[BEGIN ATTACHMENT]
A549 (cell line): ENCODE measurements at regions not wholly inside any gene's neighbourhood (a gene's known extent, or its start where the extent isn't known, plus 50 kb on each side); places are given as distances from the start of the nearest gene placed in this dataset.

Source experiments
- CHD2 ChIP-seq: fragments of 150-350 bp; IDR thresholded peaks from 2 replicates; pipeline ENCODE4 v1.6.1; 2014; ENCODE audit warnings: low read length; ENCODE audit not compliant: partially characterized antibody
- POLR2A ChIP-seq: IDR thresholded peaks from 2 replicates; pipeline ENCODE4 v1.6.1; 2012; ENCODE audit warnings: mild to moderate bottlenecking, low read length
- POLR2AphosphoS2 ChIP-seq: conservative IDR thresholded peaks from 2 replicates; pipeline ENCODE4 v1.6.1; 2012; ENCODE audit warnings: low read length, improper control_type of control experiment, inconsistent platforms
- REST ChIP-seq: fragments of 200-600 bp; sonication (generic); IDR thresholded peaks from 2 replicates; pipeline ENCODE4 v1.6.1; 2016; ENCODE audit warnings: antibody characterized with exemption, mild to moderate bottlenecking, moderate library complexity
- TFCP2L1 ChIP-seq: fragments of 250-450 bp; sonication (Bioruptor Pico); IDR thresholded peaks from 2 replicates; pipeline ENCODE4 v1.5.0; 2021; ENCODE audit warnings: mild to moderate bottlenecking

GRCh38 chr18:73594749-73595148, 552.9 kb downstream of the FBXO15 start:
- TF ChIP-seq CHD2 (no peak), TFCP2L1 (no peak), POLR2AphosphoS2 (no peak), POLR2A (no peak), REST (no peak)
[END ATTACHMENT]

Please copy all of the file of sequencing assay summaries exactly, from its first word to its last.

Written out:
A549 (cell line): ENCODE measurements at regions not wholly inside any gene's neighbourhood (a gene's known extent, or its start where the extent isn't known, plus 50 kb on each side); places are given as distances from the start of the nearest gene placed in this dataset.

Source experiments
- CHD2 ChIP-seq: fragments of 150-350 bp; IDR thresholded peaks from 2 replicates; pipeline ENCODE4 v1.6.1; 2014; ENCODE audit warnings: low read length; ENCODE audit not compliant: partially characterized antibody
- POLR2A ChIP-seq: IDR thresholded peaks from 2 replicates; pipeline ENCODE4 v1.6.1; 2012; ENCODE audit warnings: mild to moderate bottlenecking, low read length
- POLR2AphosphoS2 ChIP-seq: conservative IDR thresholded peaks from 2 replicates; pipeline ENCODE4 v1.6.1; 2012; ENCODE audit warnings: low read length, improper control_type of control experiment, inconsistent platforms
- REST ChIP-seq: fragments of 200-600 bp; sonication (generic); IDR thresholded peaks from 2 replicates; pipeline ENCODE4 v1.6.1; 2016; ENCODE audit warnings: antibody characterized with exemption, mild to moderate bottlenecking, moderate library complexity
- TFCP2L1 ChIP-seq: fragments of 250-450 bp; sonication (Bioruptor Pico); IDR thresholded peaks from 2 replicates; pipeline ENCODE4 v1.5.0; 2021; ENCODE audit warnings: mild to moderate bottlenecking

GRCh38 chr18:73594749-73595148, 552.9 kb downstream of the FBXO15 start:
- TF ChIP-seq CHD2 (no peak), TFCP2L1 (no peak), POLR2AphosphoS2 (no peak), POLR2A (no peak), REST (no peak)